Studying what works, doesn’t work in health insurance reform
Regardless of the outcome of this year’s election, one result is fairly certain—the new administration will take a second look at the Affordable Care Act.
The landmark health reform legislation President Barack Obama signed into law in 2010 led to a major expansion of health insurance accessibility, and set off the most significant overhaul of the U.S. healthcare system since the advent of Medicare and Medicaid in 1965. These milestones of change to our health insurance system, enacted decades apart, share a link to one of the largest social science experiments in U.S. history.
Called the Health Insurance Experiment, the study was launched in 1971 by RAND Corp. researchers who brought nonpartisan, unbiased analysis to the discussion—an essential component of almost any healthcare debate, whether it’s regarding the ACA or the pros and cons of other insurance reforms being tested across the industry.
The Health Insurance Experiment sought to answer: How much more medical care would people use if it was free, and what would be the consequences for their health? At the time, the national debate centered on free, universal healthcare and whether the benefits would justify the costs. HMOs were still a relatively novel concept in the U.S. In addition, more than 20 million people had signed up for Medicare, and the federal government was looking for hard data on cost-sharing.
Between 1974 and 1982, RAND conducted field work for the study, funded by what is now HHS. More than 7,700 people were randomly assigned to one of several insurance plans that reflected an array of cost-sharing options. One major finding showed that those who paid for a share of their healthcare generally used fewer services than those who received free care, yet there was effectively little or no difference in health outcomes between the groups. There were exceptions—free care led to health improvements among the poorest and sickest, and the study suggested that cost-sharing should be minimal or nonexistent for the poor.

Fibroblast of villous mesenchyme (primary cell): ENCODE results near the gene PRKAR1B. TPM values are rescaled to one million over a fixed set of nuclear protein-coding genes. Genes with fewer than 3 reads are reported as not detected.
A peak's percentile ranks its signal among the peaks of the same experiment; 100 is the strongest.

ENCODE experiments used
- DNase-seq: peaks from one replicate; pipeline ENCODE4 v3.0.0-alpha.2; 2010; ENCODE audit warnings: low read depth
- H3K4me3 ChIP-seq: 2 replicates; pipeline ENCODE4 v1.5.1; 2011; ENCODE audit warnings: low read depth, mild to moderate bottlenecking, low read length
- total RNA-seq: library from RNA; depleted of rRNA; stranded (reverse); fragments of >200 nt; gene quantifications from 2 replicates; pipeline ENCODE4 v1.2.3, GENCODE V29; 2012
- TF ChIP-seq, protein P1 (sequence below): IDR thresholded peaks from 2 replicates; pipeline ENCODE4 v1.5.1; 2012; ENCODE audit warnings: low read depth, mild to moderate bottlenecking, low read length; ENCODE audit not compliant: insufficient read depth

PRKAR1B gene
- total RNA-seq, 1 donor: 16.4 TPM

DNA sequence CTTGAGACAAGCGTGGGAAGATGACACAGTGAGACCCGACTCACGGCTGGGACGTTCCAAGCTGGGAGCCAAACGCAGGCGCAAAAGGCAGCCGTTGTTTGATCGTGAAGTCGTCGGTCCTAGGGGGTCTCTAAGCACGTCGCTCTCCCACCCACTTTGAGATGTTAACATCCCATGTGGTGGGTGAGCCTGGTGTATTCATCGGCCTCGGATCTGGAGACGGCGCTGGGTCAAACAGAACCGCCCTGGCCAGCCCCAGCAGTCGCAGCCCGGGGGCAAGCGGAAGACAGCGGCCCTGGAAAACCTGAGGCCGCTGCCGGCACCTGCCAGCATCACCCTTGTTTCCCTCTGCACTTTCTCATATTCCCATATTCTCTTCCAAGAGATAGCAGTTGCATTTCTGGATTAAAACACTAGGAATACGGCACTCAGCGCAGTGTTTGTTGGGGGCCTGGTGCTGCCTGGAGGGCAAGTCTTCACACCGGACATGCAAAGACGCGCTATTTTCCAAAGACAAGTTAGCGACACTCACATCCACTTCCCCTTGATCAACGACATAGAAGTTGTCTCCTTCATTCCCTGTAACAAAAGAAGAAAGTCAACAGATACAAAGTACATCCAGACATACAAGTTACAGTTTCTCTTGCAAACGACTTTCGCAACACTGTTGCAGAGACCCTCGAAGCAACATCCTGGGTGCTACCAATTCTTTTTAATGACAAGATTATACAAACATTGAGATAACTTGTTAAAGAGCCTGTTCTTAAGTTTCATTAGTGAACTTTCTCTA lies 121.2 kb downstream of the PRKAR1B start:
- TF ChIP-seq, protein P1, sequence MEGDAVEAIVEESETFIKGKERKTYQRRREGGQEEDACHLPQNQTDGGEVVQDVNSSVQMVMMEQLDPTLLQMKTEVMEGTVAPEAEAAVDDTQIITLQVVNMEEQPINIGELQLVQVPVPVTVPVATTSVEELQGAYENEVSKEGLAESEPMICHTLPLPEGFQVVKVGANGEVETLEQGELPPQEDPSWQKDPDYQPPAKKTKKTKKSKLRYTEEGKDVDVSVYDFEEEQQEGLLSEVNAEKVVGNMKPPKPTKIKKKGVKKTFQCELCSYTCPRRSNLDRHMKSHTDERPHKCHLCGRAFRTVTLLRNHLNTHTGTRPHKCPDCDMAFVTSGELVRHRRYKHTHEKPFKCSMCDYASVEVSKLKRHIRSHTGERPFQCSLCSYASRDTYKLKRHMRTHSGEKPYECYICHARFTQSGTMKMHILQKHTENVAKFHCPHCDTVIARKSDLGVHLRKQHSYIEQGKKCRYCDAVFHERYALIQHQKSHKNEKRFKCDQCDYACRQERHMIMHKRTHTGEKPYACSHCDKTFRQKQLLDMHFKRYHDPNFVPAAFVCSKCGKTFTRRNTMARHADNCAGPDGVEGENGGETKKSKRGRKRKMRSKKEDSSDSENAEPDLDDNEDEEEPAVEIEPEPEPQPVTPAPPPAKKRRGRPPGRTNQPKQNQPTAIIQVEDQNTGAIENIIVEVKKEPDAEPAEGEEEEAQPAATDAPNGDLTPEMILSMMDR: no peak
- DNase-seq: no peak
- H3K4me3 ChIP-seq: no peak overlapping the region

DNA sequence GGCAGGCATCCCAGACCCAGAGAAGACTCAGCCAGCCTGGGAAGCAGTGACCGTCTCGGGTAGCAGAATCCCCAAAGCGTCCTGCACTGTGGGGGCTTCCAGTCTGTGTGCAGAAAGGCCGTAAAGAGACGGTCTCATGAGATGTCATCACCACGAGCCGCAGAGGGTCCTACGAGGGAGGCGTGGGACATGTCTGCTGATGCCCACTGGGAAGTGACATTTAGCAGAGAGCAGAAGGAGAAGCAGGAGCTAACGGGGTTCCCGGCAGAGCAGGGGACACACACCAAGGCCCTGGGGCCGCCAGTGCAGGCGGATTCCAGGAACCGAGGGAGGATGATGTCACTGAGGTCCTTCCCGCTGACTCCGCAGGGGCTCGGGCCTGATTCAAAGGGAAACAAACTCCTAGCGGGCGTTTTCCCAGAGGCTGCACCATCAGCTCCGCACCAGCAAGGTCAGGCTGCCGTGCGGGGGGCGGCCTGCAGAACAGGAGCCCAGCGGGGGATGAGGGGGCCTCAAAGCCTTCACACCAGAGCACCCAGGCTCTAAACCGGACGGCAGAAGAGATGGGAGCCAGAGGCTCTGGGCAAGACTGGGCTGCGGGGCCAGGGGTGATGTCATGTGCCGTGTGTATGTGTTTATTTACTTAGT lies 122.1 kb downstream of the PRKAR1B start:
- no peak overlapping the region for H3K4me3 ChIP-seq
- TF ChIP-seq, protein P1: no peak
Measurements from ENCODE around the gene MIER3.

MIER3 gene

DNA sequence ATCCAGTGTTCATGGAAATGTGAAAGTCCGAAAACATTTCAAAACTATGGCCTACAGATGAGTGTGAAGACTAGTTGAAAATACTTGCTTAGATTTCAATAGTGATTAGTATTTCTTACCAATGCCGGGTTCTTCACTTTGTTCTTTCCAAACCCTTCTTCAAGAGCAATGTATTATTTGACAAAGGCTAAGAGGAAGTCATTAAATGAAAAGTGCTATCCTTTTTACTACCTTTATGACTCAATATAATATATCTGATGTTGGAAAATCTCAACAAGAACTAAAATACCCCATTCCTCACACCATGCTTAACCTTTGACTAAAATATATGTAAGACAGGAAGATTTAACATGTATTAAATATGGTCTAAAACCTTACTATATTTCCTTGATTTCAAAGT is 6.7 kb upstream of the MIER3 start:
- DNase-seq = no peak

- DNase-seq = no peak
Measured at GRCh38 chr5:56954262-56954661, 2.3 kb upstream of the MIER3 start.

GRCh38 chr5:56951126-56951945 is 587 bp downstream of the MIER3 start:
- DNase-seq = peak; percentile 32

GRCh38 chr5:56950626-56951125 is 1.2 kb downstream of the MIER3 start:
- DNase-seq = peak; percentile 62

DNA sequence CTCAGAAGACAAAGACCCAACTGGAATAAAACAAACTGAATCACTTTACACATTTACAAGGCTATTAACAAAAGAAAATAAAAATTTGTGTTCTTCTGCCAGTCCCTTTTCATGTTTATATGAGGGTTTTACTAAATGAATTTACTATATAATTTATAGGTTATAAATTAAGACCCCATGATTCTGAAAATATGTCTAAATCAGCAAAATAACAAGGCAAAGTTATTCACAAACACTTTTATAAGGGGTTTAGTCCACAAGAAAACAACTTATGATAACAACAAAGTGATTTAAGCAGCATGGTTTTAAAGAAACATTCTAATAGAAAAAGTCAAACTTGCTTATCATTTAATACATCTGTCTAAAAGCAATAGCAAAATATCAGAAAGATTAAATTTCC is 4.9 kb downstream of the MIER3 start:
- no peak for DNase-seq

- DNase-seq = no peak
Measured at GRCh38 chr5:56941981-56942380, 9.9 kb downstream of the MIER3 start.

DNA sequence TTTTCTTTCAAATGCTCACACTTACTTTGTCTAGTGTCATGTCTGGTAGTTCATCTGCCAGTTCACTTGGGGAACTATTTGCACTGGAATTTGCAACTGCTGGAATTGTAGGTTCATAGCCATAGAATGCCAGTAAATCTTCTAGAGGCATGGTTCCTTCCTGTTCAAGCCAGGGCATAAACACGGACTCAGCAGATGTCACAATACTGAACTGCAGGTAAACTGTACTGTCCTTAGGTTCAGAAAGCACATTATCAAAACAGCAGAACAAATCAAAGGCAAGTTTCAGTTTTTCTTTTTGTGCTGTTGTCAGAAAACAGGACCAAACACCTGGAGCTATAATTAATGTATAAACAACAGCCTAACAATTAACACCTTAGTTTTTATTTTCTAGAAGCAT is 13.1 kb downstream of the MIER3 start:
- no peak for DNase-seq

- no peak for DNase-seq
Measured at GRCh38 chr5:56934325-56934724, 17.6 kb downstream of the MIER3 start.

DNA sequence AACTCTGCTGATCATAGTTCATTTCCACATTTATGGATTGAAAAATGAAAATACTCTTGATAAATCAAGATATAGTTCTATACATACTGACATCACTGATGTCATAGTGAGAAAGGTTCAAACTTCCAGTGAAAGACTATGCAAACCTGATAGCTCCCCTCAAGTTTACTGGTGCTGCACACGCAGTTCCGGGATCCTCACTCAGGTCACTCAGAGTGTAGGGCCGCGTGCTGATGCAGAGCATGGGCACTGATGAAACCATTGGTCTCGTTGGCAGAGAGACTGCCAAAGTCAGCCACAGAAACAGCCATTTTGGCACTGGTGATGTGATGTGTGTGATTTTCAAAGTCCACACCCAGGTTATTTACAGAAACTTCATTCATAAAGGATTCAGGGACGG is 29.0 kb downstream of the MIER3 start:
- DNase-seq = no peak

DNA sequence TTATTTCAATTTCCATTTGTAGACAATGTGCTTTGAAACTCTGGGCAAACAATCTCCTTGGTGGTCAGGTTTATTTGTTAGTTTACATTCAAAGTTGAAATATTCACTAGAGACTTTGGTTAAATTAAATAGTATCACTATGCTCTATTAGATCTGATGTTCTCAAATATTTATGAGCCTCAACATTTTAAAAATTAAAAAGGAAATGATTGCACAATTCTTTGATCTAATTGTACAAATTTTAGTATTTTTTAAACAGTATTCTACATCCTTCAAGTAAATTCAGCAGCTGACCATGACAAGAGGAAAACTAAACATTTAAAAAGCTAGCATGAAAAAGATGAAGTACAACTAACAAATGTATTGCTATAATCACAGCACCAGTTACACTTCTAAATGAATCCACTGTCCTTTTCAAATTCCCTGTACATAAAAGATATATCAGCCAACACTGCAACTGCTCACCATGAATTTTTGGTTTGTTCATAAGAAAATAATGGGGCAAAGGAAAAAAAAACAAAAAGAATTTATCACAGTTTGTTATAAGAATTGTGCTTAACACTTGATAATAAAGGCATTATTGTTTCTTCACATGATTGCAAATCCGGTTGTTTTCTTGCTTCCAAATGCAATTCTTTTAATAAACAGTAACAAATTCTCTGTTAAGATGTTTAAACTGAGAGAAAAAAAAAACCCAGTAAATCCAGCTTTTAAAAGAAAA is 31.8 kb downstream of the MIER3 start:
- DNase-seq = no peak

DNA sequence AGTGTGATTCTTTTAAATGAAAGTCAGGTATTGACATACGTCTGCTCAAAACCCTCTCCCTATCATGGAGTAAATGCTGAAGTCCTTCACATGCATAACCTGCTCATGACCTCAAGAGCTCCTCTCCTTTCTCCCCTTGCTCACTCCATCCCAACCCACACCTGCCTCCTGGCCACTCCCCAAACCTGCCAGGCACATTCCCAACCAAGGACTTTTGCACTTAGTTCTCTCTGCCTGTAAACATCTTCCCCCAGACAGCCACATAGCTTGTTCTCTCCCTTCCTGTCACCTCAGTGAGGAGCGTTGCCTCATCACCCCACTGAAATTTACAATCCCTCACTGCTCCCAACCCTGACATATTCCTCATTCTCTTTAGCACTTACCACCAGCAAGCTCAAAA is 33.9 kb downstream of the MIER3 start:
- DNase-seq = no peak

The study’s impact has been widereaching. Its conclusions encouraged the restructuring of private insurance and helped increase the stature of managed care in America. Its reach has extended to China, where RAND conducted a similar study in the 1990s that led to a rural cooperative medical system affecting about 800 million people.
Within RAND, lessons learned from the Health Insurance Experiment
continue to reverberate. It’s a reminder that innovative research and healthcare reform don’t happen overnight. Before research could begin, we had to come up with objective ways to measure health status and quality of care— standards now used around the world.
A high-tech descendant of that research with roots in the 1970s is helping to shape ongoing healthcare reform. Over the past decade, RAND developed a complex, computer-based simulation model called Compare, which assesses the likely effects of different health coverage policy options on millions of individuals’ healthcare choices. The insights generated were shared widely with members of the Obama administration and Capitol Hill staffers during the debate over the ACA. When the Supreme Court upheld a key part of the reform law that provides health insurance subsidies to qualifying Americans, the decision cited RAND research conducted using this model.
We continue to use Compare to analyze ACA modifications and alternative plans proposed by presidential candidates, members of Congress and other thought leaders. And we are expanding our modeling capability to consider how changes in payments to Medicare providers will affect federal spending, provider participation and healthcare access among those over age 65. These are two of roughly 300 health research projects RAND has underway at any point in time.
The ACA has done much to expand access to care, and it provides additional impetus for innovation in healthcare delivery. But much more work needs to be done with respect to how it’s organized and financed before a broad consensus is reached regarding getting good value for money spent. A commitment to research, analysis and evaluation will help ensure that we get there sooner rather than later.
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Michael D. Rich is president and CEO of the not-for-profit, nonpartisan RAND Corp.